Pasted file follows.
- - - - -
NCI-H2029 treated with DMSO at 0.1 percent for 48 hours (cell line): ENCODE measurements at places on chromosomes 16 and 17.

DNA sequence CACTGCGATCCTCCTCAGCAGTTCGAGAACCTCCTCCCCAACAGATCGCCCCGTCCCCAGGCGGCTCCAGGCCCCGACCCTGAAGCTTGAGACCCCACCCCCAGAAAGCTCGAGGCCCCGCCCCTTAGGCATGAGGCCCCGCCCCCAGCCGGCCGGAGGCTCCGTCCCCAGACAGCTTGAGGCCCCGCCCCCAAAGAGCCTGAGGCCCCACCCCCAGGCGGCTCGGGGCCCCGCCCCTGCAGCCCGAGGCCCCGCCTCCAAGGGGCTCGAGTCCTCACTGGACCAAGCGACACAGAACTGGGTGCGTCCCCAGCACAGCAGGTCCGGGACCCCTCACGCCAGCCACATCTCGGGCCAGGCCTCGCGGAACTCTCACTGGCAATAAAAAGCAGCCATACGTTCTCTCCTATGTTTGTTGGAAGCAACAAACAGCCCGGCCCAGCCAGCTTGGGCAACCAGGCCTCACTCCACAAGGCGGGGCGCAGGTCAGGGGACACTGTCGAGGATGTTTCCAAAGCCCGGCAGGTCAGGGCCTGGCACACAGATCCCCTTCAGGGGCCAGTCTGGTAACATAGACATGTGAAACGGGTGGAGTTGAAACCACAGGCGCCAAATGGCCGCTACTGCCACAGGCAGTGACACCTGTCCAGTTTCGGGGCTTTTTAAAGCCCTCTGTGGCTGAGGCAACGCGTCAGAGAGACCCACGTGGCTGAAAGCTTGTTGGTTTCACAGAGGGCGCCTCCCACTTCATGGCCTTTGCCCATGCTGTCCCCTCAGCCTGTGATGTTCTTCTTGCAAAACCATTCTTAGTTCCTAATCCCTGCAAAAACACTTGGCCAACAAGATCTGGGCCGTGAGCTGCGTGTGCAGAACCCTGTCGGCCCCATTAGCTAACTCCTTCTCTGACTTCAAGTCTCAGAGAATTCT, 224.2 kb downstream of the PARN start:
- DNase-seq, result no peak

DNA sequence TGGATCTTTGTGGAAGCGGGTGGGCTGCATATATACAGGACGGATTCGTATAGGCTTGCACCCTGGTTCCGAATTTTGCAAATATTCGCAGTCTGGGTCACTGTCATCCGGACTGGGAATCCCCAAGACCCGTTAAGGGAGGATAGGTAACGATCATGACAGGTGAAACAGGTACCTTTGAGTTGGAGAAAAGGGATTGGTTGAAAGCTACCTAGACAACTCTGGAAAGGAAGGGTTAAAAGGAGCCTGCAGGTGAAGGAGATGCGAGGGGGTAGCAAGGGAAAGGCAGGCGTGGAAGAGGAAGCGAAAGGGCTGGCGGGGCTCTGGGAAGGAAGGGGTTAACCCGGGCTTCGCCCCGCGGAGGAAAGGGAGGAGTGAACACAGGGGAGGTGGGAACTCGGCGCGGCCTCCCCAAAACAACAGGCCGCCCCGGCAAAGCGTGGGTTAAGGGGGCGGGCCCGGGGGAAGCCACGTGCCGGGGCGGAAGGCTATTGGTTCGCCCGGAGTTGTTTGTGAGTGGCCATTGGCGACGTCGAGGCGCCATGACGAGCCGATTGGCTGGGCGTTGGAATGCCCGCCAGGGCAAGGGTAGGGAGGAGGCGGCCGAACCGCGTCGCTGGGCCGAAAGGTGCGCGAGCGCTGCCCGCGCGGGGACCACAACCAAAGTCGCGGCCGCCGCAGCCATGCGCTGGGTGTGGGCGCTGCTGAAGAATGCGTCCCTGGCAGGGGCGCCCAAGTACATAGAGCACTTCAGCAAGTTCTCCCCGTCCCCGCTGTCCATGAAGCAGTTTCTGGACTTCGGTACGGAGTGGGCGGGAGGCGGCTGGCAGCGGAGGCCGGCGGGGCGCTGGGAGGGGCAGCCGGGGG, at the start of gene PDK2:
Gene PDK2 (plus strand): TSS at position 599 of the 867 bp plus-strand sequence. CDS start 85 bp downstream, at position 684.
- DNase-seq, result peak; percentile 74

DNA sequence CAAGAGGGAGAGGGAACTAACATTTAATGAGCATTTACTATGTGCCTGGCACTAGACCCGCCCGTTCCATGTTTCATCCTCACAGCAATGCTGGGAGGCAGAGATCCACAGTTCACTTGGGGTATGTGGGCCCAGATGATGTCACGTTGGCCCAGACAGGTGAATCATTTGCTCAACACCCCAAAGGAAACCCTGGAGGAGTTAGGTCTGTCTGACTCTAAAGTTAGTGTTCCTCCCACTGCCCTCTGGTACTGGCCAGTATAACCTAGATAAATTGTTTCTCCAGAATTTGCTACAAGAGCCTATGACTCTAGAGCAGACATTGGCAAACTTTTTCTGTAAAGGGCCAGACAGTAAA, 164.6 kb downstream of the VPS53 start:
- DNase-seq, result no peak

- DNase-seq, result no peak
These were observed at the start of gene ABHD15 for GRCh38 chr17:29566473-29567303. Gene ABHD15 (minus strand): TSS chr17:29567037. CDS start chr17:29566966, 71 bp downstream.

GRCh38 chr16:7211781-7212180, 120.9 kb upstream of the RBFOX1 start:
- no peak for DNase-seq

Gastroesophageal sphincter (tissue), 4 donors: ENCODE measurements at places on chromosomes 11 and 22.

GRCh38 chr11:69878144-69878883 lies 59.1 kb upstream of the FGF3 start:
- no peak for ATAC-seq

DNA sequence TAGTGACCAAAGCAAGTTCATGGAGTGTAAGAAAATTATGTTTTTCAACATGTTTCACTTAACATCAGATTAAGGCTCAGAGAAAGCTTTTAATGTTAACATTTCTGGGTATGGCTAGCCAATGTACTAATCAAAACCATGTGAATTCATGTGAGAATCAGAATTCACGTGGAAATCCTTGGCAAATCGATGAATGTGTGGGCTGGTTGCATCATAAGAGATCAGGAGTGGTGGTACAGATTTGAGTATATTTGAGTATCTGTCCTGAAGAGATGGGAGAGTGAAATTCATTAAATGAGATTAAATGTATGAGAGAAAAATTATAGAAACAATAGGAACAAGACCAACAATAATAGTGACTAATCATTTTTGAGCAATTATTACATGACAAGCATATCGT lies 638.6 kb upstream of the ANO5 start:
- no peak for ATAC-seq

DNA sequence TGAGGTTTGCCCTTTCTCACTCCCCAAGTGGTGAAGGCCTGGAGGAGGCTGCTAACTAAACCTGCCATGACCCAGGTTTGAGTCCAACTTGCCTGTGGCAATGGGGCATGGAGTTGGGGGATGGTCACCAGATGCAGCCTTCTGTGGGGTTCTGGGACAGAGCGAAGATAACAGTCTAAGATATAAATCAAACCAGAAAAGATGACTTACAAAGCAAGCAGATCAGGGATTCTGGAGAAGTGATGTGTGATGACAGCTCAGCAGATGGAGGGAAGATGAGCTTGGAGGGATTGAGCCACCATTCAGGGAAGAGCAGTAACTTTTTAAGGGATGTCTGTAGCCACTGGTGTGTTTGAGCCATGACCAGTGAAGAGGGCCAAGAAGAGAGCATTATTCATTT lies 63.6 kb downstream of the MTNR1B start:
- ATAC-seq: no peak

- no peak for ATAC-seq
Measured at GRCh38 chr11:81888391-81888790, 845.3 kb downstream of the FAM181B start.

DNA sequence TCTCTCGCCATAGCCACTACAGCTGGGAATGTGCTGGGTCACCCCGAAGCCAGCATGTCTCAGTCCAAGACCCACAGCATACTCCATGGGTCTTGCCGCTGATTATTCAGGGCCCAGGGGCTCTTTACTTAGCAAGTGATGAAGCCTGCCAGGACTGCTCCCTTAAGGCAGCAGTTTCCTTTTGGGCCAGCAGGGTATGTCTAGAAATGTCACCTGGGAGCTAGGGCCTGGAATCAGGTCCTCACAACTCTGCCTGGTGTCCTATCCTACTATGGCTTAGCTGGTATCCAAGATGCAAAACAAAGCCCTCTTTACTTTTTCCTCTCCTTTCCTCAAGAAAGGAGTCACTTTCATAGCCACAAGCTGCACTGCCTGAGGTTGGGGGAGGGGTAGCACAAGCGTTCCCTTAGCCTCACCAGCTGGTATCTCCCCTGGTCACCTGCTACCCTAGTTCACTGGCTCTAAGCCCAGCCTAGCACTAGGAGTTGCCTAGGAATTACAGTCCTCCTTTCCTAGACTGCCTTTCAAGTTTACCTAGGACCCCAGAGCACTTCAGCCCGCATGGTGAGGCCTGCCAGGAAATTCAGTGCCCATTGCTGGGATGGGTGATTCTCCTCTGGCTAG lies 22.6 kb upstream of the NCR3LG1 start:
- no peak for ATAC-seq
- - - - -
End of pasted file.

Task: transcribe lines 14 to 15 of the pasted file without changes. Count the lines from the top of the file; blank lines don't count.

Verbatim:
GRCh38 chr11:69878144-69878883 lies 59.1 kb upstream of the FGF3 start:
- no peak for ATAC-seq